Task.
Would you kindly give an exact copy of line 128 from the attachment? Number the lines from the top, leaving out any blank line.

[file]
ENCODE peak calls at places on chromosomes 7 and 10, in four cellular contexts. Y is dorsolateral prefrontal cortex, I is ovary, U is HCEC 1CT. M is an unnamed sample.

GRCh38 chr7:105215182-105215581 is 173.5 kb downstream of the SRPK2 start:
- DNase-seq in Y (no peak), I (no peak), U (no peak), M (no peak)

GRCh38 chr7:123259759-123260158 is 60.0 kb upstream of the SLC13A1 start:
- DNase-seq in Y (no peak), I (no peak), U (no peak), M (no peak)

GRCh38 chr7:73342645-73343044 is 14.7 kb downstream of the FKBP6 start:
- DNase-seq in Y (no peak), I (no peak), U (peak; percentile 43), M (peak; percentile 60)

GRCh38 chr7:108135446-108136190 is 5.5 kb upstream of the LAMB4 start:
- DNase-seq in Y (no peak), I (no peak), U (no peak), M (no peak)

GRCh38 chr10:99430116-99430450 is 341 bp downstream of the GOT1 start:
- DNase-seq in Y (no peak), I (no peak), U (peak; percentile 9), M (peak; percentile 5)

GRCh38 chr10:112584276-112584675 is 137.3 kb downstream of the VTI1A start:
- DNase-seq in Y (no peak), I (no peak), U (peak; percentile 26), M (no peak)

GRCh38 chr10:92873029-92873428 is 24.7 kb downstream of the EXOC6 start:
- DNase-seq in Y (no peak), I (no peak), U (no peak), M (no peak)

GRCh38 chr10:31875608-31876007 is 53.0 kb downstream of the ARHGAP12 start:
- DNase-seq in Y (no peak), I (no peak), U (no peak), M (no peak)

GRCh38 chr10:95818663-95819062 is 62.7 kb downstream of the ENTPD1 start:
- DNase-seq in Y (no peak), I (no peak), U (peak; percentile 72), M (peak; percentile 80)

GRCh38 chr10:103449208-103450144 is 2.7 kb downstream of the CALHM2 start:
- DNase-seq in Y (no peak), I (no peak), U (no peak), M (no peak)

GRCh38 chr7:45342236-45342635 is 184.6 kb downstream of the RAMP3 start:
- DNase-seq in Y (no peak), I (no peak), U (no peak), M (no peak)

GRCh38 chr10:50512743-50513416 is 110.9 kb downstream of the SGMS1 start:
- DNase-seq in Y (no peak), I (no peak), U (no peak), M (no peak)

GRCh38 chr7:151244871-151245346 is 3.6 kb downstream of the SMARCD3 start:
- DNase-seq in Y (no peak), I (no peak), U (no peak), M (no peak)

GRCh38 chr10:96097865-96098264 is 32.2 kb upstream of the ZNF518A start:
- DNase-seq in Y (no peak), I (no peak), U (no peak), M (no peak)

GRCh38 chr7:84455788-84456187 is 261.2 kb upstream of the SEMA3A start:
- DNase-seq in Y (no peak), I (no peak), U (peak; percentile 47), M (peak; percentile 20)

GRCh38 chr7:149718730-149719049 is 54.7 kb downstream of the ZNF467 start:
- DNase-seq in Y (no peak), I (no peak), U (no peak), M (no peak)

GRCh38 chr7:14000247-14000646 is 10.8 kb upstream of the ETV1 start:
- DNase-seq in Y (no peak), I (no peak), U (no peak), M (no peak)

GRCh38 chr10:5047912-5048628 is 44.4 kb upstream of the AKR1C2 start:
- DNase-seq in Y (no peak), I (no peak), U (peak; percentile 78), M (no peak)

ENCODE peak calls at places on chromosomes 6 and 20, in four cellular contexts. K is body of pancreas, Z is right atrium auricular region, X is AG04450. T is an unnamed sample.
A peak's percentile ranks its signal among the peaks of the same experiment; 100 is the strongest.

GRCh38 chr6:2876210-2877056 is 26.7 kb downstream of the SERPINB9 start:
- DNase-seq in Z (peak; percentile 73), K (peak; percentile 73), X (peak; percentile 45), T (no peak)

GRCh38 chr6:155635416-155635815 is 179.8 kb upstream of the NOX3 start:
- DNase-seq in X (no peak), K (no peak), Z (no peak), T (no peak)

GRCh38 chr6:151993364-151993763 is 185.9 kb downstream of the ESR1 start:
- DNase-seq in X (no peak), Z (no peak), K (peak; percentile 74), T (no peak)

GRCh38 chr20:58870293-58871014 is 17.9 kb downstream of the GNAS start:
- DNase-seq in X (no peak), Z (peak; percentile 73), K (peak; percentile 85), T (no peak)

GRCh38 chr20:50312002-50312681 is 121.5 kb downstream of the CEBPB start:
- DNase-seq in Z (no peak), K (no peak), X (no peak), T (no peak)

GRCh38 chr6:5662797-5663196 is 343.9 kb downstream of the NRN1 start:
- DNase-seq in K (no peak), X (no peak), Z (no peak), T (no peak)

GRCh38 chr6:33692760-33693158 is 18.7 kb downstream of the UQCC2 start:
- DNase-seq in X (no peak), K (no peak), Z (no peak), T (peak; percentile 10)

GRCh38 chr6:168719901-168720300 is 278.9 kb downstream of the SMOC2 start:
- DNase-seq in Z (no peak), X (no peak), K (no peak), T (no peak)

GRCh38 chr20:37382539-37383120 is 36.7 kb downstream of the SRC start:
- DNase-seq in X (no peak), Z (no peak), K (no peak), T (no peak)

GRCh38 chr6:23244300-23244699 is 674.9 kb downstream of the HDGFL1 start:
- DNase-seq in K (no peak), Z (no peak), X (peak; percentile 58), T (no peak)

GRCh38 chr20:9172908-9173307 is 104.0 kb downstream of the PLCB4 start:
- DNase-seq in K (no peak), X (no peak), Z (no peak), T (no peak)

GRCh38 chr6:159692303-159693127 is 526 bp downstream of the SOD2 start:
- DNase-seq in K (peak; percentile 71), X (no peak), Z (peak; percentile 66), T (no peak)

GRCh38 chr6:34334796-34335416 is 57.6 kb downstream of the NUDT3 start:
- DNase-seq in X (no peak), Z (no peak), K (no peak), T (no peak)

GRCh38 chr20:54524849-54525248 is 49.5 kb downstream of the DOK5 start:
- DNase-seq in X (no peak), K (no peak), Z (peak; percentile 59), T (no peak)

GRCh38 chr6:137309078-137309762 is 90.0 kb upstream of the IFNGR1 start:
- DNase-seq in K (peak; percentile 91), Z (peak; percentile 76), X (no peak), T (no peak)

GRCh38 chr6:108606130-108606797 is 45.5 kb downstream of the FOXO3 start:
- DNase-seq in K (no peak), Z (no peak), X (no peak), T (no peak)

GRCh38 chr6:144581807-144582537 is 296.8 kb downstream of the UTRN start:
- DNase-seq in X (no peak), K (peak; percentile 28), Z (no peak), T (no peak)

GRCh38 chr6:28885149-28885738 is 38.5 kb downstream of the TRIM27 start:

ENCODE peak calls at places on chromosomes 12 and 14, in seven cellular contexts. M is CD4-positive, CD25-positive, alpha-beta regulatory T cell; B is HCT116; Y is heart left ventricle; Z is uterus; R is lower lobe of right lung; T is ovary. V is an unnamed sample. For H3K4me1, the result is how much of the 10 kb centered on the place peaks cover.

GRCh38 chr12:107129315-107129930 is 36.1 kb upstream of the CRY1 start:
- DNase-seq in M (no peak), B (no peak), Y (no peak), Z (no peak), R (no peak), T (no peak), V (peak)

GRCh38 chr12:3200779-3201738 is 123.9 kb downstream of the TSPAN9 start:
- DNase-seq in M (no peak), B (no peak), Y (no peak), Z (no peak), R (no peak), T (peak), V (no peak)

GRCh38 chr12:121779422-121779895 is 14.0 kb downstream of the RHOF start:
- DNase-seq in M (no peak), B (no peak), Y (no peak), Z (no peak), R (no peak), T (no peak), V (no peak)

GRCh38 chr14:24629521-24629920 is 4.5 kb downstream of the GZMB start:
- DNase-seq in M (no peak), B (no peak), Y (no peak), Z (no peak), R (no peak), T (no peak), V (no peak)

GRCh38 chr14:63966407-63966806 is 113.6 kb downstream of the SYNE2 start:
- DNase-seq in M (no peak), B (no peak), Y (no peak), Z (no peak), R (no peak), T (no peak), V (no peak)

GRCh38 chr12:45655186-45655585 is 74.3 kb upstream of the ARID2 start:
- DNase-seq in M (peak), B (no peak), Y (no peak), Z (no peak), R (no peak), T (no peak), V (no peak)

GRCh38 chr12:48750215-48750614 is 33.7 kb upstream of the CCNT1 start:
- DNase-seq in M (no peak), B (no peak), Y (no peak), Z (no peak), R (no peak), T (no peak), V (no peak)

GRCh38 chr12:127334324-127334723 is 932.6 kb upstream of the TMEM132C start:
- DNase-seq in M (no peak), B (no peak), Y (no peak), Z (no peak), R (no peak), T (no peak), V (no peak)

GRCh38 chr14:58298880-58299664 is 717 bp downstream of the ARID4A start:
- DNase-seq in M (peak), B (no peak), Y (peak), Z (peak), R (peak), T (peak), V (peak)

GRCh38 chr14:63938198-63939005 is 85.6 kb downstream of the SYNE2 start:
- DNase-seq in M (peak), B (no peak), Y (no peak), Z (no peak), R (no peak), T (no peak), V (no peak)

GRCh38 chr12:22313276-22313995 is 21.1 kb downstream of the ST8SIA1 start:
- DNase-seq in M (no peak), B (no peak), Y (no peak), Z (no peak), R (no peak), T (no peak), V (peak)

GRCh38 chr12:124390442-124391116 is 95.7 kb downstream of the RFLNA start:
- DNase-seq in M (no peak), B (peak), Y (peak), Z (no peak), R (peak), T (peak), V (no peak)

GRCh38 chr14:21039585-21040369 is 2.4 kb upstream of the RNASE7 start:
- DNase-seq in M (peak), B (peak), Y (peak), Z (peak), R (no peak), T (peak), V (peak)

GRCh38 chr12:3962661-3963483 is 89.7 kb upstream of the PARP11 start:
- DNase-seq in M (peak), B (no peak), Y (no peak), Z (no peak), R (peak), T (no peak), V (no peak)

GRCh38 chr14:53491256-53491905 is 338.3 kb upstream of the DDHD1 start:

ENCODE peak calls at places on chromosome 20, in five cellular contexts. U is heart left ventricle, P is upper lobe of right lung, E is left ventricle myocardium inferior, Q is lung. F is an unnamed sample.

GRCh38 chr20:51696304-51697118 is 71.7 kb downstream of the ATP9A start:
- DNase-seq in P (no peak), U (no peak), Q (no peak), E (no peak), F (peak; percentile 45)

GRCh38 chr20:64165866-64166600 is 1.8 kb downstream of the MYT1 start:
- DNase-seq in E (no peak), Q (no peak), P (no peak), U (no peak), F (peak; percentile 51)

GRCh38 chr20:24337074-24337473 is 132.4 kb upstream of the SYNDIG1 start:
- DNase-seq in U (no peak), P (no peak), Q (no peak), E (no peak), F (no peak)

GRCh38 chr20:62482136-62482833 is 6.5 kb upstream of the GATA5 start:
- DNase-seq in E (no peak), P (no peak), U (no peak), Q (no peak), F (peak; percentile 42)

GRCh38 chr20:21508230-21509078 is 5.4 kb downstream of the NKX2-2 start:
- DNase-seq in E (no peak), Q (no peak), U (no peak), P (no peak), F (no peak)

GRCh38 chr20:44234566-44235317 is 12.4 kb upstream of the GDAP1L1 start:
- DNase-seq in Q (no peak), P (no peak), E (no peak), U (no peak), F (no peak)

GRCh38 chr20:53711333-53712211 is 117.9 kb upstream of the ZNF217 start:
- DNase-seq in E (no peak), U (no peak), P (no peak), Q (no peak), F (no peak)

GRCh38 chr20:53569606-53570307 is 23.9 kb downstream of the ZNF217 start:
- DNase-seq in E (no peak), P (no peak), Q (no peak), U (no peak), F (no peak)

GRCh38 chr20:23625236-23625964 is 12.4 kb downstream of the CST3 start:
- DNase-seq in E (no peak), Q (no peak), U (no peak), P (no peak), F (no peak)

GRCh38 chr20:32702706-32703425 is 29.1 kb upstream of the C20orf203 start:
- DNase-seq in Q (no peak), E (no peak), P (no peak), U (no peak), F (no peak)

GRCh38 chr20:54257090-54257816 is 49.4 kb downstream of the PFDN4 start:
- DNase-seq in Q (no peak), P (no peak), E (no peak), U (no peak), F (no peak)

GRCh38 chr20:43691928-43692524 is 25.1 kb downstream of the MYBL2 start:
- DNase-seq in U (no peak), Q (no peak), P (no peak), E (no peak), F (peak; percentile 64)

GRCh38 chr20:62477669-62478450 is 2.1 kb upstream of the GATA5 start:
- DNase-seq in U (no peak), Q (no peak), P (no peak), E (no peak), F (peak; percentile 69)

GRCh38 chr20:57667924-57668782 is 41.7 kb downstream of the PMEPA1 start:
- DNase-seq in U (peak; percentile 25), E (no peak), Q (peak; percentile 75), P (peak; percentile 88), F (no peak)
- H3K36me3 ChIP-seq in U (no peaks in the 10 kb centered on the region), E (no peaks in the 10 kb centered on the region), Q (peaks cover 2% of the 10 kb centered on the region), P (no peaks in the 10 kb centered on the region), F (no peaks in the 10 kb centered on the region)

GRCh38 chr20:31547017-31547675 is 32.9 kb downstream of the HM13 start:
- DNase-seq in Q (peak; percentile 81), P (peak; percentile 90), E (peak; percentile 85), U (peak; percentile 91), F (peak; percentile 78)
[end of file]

GRCh38 chr20:43691928-43692524 is 25.1 kb downstream of the MYBL2 start: